number. This simply implies that case study is the design the best suits the study. Creswell

(2014) defined case study as a strategy of inquiry in which the researcher explores in depth

a program, event, activity, process, or one or more individuals. They are bound by time

and activity, and researchers collect detailed information using a variety of data collection

procedures over a sustained period of time.

Erdogan et. al., (2010), Jones (2012), Par (2017), Smith (2009), Bas (2013),

Schussler (2009), Singh (2014), DeMink-Carthew et.al., (2017), Limpert (2017),


Sundarsingh (2015), Kinahan (2015), Booker & Campbell-Whatley (2015), Subramanian

& Thomson (2017), Hensley (2010), Kent (2009), Erikkson, Boistrup & Thornberg (2018),

Hildenbrand & Arndt (2016), Sun, Looi & Xie (2017), Matusiak (2013), Bacolod et. al.

(2009) and Saban (2013) used qualitative case study in their design to understand a certain

activity within important circumstances. While in the mixed-method study of Kent (2009),

Avis (2017), Collins (2017), Patterson (2009), and Prososki (2009), case study was used in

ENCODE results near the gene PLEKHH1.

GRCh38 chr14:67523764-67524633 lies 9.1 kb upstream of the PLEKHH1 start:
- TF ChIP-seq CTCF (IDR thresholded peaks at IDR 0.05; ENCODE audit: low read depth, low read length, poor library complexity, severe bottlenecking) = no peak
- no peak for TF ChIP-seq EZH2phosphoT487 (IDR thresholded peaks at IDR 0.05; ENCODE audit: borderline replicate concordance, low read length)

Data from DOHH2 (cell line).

their qualitative to further explore in depth a program, event, activity, process, or one or

more individuals. This implies that using case study, considering its nature and objectives,

could be considered as a suitable method for conducting researches on management of a

conducive classroom environment. Teegavarapu, Sudhakar & Summers, Joshua & Mocko,

Gregory. (2008) further indicated that case study in research analyze a phenomenon, to

generate hypotheses, and to validate a method.

1.4 Findings and Conclusions

Themes Authors
Structure Course Curriculum Erdogan et. al. 2010, Bas 2013, Schussler, 2009, Kinahan 2017, Booker
2015, Prososki 2015, Dotong 2015, DeMink-Carthew 2017, Patterson 2009,
Saban, 2013, Sun, 2017, Robson 2017, Hensley, Strayer 2012

Teacher Quality, Competent Teacher and Erdogan, 2010,Smith 2009, Bellamy 2016, Singh 2014, An, Bakker &
Teaching Quality
Eggen 2016, Kinahan 2017, Strayer 2012, Booker 2015, Subramanian 2017,
Hensley 2010, Avis 2017, Saban 2013

Application of Varied Teaching Learning Bas 2013, Schussler 2009, Singh 2014, DeMink-Carthew 2017, Booker
2015, Collins 2017, Saban 2013, Prososki 2015, An, Bakker & Eggen 2016

Quality Assessment Bas 2013, Limpert 2017, Booker 2015, Erikkson 2018, Collins 2017,
Bacolod 2009

Livable Physical Environment Jones 2012, Smith 2009, Schussler 2009, Bellamy 2016, Singh 2014,